Oseni, NESINA and ACTOS are trademarks of Takeda Pharmaceutical Company Limited registered with the U.S. Patent and Trademark Office and are used under license by Takeda Pharmaceuticals America, Inc.

©2013 Takeda Pharmaceuticals America, Inc.

ALP008 R3

PRINCIPAL DISPLAY PANEL - 12.5 mg/15 mg

NDC 64764-121-03

Oseni

(alogliptin and
pioglitazone) tablets

12.5 mg/15 mg

Rx Only

Dispense with
Medication Guide

Takeda logo

30 Tablets

PRINCIPAL DISPLAY PANEL - 12.5 mg/30 mg

NDC 64764-123-03

Oseni

(alogliptin and
pioglitazone) tablets

12.5 mg/30 mg

Rx Only

Dispense with
Medication Guide

Takeda logo

30 Tablets

PRINCIPAL DISPLAY PANEL - 12.5 mg/45 mg

NDC 64764-124-03

Oseni

(alogliptin and
pioglitazone) tablets

12.5 mg/45 mg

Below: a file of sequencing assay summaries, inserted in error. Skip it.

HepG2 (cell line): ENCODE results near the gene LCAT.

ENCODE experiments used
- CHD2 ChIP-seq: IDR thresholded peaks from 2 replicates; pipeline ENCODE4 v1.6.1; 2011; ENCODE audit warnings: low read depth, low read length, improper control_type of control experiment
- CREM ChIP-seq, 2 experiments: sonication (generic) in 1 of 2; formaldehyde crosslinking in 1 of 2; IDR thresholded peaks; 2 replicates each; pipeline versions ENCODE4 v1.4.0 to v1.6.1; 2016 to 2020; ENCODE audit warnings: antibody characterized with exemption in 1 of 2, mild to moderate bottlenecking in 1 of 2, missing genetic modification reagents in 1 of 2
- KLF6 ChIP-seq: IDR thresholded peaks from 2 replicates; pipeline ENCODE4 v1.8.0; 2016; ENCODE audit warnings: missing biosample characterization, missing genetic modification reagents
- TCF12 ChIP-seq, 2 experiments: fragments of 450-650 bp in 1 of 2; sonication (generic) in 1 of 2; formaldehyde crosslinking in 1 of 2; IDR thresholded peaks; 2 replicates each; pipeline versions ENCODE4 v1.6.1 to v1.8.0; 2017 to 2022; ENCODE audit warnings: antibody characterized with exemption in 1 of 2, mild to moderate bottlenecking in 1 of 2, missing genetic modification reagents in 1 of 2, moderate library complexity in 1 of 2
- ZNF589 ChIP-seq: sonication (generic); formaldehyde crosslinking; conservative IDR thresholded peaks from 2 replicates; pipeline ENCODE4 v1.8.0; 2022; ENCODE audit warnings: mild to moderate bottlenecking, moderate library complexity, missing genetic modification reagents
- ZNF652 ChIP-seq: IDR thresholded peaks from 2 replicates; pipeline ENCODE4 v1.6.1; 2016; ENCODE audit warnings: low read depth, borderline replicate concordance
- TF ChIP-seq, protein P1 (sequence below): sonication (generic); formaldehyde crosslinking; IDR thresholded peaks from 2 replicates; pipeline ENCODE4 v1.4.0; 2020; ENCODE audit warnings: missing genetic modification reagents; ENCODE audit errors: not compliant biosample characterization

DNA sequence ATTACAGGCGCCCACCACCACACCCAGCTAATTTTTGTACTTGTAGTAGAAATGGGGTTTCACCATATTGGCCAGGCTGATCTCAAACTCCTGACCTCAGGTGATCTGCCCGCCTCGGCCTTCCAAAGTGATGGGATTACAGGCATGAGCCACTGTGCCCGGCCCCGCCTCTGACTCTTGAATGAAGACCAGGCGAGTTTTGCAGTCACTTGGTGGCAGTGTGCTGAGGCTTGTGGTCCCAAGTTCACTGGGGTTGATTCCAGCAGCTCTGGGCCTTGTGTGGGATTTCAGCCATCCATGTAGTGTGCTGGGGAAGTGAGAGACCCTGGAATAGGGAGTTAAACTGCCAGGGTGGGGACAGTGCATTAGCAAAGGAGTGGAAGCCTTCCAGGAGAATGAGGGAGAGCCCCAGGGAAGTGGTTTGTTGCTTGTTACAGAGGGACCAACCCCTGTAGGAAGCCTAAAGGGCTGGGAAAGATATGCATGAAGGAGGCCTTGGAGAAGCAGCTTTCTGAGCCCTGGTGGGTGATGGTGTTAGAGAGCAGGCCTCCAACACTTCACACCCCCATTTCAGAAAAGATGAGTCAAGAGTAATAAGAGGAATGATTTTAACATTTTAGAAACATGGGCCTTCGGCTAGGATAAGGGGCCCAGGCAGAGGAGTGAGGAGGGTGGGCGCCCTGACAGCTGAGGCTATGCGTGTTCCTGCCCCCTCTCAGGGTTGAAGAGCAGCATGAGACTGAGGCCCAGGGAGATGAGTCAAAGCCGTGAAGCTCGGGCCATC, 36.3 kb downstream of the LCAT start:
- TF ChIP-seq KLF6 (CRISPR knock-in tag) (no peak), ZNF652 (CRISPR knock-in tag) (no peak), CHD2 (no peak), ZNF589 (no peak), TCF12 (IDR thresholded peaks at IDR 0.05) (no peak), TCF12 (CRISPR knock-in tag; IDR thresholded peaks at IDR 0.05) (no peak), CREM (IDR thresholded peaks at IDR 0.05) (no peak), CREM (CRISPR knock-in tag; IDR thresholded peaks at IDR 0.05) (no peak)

Rx Only

Dispense with
Medication Guide

Takeda logo

30 Tablets

PRINCIPAL DISPLAY PANEL - 25 mg/15 mg

NDC 64764-251-03

Oseni

(alogliptin and
pioglitazone) tablets

25 mg/15 mg

Rx Only

Dispense with
Medication Guide

Takeda logo

30 Tablets

PRINCIPAL DISPLAY PANEL - 25 mg/30 mg

NDC 64764-253-03

Oseni

(alogliptin and
pioglitazone) tablets

25 mg/30 mg

Rx Only

Dispense with
Medication Guide

Takeda logo

30 Tablets

PRINCIPAL DISPLAY PANEL - 25 mg/45 mg

NDC 64764-254-03

Oseni

(alogliptin and
pioglitazone) tablets

25 mg/45 mg

Rx Only

Dispense with
Medication Guide

Takeda logo

30 Tablets

Oseni 
alogliptin and pioglitazone tablet, film coated
Product Information
Product Type HUMAN PRESCRIPTION DRUG LABEL Item Code (Source) NDC:64764-121
Route of Administration ORAL DEA Schedule     
Active Ingredient/Active Moiety
Ingredient Name Basis of Strength Strength
ALOGLIPTIN BENZOATE (ALOGLIPTIN) ALOGLIPTIN 12.5 mg
PIOGLITAZONE HYDROCHLORIDE (PIOGLITAZONE) PIOGLITAZONE 15 mg
Inactive Ingredients
Ingredient Name Strength